- Watching tasty videos during class (also everything else I do to pass the time, including journaling, scrolling through Instagram, and reading books) signals to the teacher that I care more about food than the material taught. Which is partially true, but… still, not a glorious thing to rub in anyone’s face. Also a sign of disrespect toward authority which is less culturally okay here. unfortunately still have that #foreignerprivilege though
Anyway, my Moroccan classmates have this exam, but I don’t, and for some reason I’m instead watching recipe videos on Facebook that I shouldn’t be watching this much.
One positive of these recipe videos, though, is that they helped me increase my appetite when I had food poisoning a few days ago and couldn’t stomach anything except for one 70-calorie banana.
5. Buying fifteen dirham ($1.50) pants from the medina
Okay, so they weren’t that expensive, and I know, the price you pay is the quality you get. Still, it’s kind of annoying when you wash them once and wear them twice and then there’s a huge hole in the crotch area. I’m not going to go to the tailor and get it fixed because it’s going to cost the price of the pants and I’m pretty sure another hole is going to appear in some other unpredictable place.
They were fuzzy loungepants though, so I’m still wearing ’em to sleep.
6. Applying to eleven (11) colleges as an exchange student AND THEN accidentally signing up for the wrong online class that won’t even help me graduate so then dropping it… oops
Two seemingly unrelated things that are really related because what they have in common is that they siphoned off precious time and made me sit in front of a computer for hours typing stuff out.
Applied to eleven colleges because I thought I wouldn’t get into any of them, and you can’t be too safe… In retrospect a good amount probably would have been five.
The Common App and Blackboard are still fifth and sixth on my list of Most Visited sites even though I haven’t touched the Common App since the beginning of January. I’m 500 percent done with the Common App. From the month of September to October 15th (first college app) done to January, I probably had that website open continuously in at least one tab. Also my tab problem is kind of out of hand. Kyra if you’re reading this I still will never match you but I’m getting pretty damn close. My limit is when I can’t see the icons anymore so I have to use Ctrl+Tab to shift through the tabs quickly.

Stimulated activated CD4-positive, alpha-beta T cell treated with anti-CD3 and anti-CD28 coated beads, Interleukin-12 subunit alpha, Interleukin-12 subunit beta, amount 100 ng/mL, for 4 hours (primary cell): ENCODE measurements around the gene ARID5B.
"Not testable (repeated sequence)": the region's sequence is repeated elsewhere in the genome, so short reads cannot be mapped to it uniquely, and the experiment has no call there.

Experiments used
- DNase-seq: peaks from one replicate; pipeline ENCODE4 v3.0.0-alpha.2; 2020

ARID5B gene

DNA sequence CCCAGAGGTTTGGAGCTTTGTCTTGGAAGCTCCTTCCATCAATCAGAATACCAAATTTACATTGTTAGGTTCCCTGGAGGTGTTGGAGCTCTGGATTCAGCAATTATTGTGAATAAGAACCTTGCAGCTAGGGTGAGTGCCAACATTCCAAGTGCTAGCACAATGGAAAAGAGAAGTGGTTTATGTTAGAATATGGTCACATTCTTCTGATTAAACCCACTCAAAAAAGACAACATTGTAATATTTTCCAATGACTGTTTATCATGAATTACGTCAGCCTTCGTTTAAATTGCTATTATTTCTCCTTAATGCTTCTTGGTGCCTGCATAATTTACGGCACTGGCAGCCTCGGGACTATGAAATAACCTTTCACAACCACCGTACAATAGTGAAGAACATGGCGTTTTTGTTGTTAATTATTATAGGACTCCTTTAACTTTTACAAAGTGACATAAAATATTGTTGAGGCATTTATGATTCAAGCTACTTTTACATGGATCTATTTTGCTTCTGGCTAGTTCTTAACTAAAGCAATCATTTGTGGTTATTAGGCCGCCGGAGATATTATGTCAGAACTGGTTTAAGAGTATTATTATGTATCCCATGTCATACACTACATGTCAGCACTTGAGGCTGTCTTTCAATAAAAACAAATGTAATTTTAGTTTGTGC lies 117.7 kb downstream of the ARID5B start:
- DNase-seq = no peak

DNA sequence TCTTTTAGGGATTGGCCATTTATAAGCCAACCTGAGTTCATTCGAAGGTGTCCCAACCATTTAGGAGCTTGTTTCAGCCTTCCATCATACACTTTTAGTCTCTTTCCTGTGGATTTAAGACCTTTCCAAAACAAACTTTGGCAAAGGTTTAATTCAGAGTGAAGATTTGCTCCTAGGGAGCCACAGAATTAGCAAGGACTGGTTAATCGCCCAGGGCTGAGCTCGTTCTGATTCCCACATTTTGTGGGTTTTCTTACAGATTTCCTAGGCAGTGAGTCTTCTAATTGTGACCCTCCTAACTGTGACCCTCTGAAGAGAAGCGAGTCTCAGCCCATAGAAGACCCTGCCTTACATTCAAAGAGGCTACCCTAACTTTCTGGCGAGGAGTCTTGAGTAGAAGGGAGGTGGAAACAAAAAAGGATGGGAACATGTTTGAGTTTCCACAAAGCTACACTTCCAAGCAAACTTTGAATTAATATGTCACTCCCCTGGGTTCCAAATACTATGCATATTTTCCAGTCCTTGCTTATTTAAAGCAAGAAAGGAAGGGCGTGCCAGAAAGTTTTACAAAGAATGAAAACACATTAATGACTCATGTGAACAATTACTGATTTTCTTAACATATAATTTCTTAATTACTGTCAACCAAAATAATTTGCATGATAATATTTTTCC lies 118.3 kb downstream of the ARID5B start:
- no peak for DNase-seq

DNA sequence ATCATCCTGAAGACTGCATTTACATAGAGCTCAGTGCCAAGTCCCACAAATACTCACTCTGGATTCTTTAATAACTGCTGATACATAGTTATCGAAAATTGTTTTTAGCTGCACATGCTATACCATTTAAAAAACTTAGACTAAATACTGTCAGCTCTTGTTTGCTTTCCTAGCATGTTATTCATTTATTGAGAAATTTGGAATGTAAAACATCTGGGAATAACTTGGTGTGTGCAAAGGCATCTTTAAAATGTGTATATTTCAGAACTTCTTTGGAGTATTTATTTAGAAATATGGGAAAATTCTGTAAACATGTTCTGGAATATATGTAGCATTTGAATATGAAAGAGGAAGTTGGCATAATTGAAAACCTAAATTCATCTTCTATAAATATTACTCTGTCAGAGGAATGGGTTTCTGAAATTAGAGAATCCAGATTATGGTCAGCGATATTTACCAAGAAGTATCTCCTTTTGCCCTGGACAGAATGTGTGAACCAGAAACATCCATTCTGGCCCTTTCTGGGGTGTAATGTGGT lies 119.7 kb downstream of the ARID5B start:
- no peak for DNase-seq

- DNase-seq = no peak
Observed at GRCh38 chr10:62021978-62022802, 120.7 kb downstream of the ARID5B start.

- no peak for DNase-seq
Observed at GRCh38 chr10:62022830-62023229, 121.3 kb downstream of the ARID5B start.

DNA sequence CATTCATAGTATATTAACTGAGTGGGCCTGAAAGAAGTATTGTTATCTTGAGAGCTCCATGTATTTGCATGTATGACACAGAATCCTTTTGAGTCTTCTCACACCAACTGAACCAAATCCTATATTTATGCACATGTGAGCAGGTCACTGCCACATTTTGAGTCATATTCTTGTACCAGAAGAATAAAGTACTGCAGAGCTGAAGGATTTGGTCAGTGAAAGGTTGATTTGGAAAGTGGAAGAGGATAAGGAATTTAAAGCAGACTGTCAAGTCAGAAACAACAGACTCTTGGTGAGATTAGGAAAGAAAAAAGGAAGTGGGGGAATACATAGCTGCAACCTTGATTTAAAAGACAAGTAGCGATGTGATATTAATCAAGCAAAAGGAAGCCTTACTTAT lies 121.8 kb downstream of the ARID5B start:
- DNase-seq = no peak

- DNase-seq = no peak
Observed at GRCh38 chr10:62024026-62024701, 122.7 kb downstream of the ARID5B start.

7. Back to the beginning of the year: Walking for twenty minutes around the Hassan neighborhood trying to find out how to switch lines for the tram
Coming from Cary, North Carolina (aka SuburbLand USA), a place that has no public transportation that regular people take (and if there is, then they haven’t advertised it enough), I have taken public transportation only a few times in my life, mostly when I have been traveling in China.
Then I came to Rabat, which has a pretty developed tram system. I learned how to take the tram. It’s easy. You buy a card and swipe it when you walk in the tram. Good!
Then came switching lines.
All my experience from switching lines has come from literally switching lines. Like thinking of it as two distinct lines existing that go in opposite directions that intersect at a certain stop. My idea of switching lines was to get off the tram/train/subway/whatever, find the next line, and get on the next tram/train/subway.
Well. I was wrong. During maybe my third week here, I took the tram to the Tour Hassan tram station, got off, and walked around trying to find out how to get to Line 2 from Line 1. I couldn’t find another line but I was determined to find another line because in Place Al Joulane (where I’d switched before while traveling with AMIDEAST) there were two tracks and two lines.
Then I asked someone where Line 2 was.
Update: there aren’t two tracks at Tour Hassan. Line 1 and Line 2 are on the SAME f*cking track so all I had to do was get out of the Line 1 tram and wait for the Line 2 tram to come cruising along
Yes, there was a diagram inside the tram that showed the order of the stops and where the lines joined, and I had seen the map of the tram system before and I had known that it looked like this:
I just didn’t connect the dots. Somehow I thought that there would be two physical tracks running parallel to each other for four stops and I’d never even considered that two tram lines could run on the same track. HAHHAHAHA at least i got exercise
And on that happy note, thanks for reading this blog post, and I hope you don’t mess up like I did!! Actually, though, minor f*ckups aren’t that bad and sometimes they’re pretty fun to deal with. Yay exchange!